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Pedestrian flows

Supplier: Racking Audits Australia
21 July, 2011

Walkways do not necessarily need to follow the most direct path.

They should however take the route that minimizes the risks. Further steps are then required to control risks that remain. In fact providing pedestrian walkways may in some instances create a hazard as the pedestrian inadvertently feels they have right of way or that equipment will not veer onto the walkway. Further steps are required to render walkways safe.

In many situations pedestrians must share the aisle or passageway with plant equipment even though a designated walkway is laid out. Ideally pedestrian traffic should be totally segregated via a dedicated walkway or entry to the building from another point.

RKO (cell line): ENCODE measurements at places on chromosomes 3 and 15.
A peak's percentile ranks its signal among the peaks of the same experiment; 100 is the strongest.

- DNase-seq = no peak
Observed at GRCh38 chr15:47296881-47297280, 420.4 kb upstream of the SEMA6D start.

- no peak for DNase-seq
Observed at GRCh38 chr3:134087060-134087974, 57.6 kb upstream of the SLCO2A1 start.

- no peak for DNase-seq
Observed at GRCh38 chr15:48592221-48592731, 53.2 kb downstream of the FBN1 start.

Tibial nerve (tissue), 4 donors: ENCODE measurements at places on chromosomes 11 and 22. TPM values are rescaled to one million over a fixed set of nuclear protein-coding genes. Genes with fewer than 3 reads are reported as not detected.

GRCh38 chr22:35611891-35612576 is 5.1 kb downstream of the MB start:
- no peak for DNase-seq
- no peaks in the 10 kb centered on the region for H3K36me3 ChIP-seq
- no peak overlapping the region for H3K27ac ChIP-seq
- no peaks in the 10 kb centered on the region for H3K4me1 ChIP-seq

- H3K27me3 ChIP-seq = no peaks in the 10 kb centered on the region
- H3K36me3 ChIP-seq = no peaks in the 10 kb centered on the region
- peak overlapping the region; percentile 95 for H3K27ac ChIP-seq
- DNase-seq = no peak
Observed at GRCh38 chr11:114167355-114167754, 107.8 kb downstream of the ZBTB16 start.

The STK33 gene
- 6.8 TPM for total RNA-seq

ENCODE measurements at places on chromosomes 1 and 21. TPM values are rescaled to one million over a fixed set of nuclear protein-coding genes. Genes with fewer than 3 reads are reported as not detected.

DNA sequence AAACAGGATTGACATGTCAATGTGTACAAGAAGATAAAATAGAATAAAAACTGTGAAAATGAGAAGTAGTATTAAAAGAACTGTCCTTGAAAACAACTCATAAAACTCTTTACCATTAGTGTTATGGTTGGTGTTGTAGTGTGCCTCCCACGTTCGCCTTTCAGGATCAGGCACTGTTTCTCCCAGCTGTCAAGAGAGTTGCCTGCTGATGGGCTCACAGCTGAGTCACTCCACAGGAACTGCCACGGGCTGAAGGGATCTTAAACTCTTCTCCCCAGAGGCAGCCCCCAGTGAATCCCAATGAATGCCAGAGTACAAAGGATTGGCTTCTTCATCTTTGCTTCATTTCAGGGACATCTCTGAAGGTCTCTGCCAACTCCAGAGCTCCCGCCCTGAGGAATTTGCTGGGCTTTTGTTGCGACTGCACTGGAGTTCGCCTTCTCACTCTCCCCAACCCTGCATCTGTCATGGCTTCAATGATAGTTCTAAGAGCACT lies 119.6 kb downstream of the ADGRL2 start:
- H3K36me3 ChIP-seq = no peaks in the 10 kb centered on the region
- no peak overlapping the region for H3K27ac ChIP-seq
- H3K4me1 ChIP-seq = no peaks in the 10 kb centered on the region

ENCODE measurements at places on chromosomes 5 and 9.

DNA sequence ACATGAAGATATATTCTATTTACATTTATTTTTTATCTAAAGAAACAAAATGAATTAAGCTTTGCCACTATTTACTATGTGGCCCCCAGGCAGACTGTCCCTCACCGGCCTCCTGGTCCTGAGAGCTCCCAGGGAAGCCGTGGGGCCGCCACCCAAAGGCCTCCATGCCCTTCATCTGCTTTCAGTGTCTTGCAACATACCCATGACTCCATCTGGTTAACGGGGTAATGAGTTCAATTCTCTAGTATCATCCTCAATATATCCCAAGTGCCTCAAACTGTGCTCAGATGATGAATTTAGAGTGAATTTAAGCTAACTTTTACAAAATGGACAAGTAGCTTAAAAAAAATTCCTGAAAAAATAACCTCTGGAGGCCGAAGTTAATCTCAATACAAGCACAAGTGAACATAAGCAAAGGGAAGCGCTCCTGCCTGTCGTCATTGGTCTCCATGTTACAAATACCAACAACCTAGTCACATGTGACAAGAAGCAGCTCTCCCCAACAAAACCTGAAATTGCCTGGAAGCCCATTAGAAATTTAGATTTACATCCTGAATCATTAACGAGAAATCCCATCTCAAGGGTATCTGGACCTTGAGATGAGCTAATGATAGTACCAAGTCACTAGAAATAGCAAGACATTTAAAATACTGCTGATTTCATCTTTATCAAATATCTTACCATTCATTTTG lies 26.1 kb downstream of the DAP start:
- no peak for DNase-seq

At a minimum pedestrians must be prevented from entering aisles where plant equipment is operating. An alternative route of 2 or 3 other aisles should be provided. This buffer zone is to prevent inadvertent dislodgement of materials from the rack possibly falling onto pedestrians and/or bystanders.

As mentioned earlier, wherever possible, pedestrian and plant equipment should be segregated by means of a barrier. Unfortunately if this was carried out on many walkways, forklifts would not be able to work in the aisles due to width. Further investigation is required in segregating pedestrians during site development or warehouse layout changes.